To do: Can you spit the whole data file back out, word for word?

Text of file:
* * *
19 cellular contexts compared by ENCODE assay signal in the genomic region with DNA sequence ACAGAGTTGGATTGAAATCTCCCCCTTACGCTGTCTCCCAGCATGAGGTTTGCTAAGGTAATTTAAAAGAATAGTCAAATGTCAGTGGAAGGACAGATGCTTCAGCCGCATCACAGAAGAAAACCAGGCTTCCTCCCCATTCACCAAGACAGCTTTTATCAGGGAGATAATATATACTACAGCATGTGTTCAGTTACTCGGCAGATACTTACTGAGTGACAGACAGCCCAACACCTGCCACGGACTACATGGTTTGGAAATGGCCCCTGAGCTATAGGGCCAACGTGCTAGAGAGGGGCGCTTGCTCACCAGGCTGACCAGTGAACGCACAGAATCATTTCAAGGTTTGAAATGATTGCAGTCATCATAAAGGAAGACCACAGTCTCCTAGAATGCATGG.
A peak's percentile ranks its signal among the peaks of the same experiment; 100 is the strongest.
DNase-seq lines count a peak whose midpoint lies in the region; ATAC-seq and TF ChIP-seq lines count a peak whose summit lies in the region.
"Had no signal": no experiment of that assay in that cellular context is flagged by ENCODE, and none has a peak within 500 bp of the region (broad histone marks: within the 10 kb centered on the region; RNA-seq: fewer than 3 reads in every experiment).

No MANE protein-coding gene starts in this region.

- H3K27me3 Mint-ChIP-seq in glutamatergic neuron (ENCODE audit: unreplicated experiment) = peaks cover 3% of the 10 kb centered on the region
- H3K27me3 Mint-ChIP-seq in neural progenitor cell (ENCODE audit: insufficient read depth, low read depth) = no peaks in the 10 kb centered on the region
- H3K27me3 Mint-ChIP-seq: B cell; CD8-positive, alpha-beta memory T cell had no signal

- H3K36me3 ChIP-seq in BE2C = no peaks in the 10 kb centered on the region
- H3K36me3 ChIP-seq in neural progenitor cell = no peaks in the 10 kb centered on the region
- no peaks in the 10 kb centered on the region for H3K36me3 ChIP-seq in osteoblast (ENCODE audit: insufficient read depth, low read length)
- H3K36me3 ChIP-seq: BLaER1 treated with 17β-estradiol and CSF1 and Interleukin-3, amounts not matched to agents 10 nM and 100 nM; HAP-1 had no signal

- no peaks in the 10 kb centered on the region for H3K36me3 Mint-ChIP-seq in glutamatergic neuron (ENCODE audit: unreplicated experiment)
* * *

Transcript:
19 cellular contexts compared by ENCODE assay signal in the genomic region with DNA sequence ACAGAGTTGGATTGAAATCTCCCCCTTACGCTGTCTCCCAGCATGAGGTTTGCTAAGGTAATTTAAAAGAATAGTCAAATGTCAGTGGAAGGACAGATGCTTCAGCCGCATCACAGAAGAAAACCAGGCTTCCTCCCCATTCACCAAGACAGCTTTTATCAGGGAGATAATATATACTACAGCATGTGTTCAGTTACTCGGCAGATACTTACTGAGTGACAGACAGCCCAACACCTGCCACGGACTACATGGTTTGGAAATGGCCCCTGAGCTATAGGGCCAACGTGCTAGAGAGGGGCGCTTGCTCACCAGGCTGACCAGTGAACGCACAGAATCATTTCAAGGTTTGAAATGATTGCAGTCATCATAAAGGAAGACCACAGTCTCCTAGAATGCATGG.
A peak's percentile ranks its signal among the peaks of the same experiment; 100 is the strongest.
DNase-seq lines count a peak whose midpoint lies in the region; ATAC-seq and TF ChIP-seq lines count a peak whose summit lies in the region.
"Had no signal": no experiment of that assay in that cellular context is flagged by ENCODE, and none has a peak within 500 bp of the region (broad histone marks: within the 10 kb centered on the region; RNA-seq: fewer than 3 reads in every experiment).

No MANE protein-coding gene starts in this region.

- H3K27me3 Mint-ChIP-seq in glutamatergic neuron (ENCODE audit: unreplicated experiment) = peaks cover 3% of the 10 kb centered on the region
- H3K27me3 Mint-ChIP-seq in neural progenitor cell (ENCODE audit: insufficient read depth, low read depth) = no peaks in the 10 kb centered on the region
- H3K27me3 Mint-ChIP-seq: B cell; CD8-positive, alpha-beta memory T cell had no signal

- H3K36me3 ChIP-seq in BE2C = no peaks in the 10 kb centered on the region
- H3K36me3 ChIP-seq in neural progenitor cell = no peaks in the 10 kb centered on the region
- no peaks in the 10 kb centered on the region for H3K36me3 ChIP-seq in osteoblast (ENCODE audit: insufficient read depth, low read length)
- H3K36me3 ChIP-seq: BLaER1 treated with 17β-estradiol and CSF1 and Interleukin-3, amounts not matched to agents 10 nM and 100 nM; HAP-1 had no signal

- no peaks in the 10 kb centered on the region for H3K36me3 Mint-ChIP-seq in glutamatergic neuron (ENCODE audit: unreplicated experiment)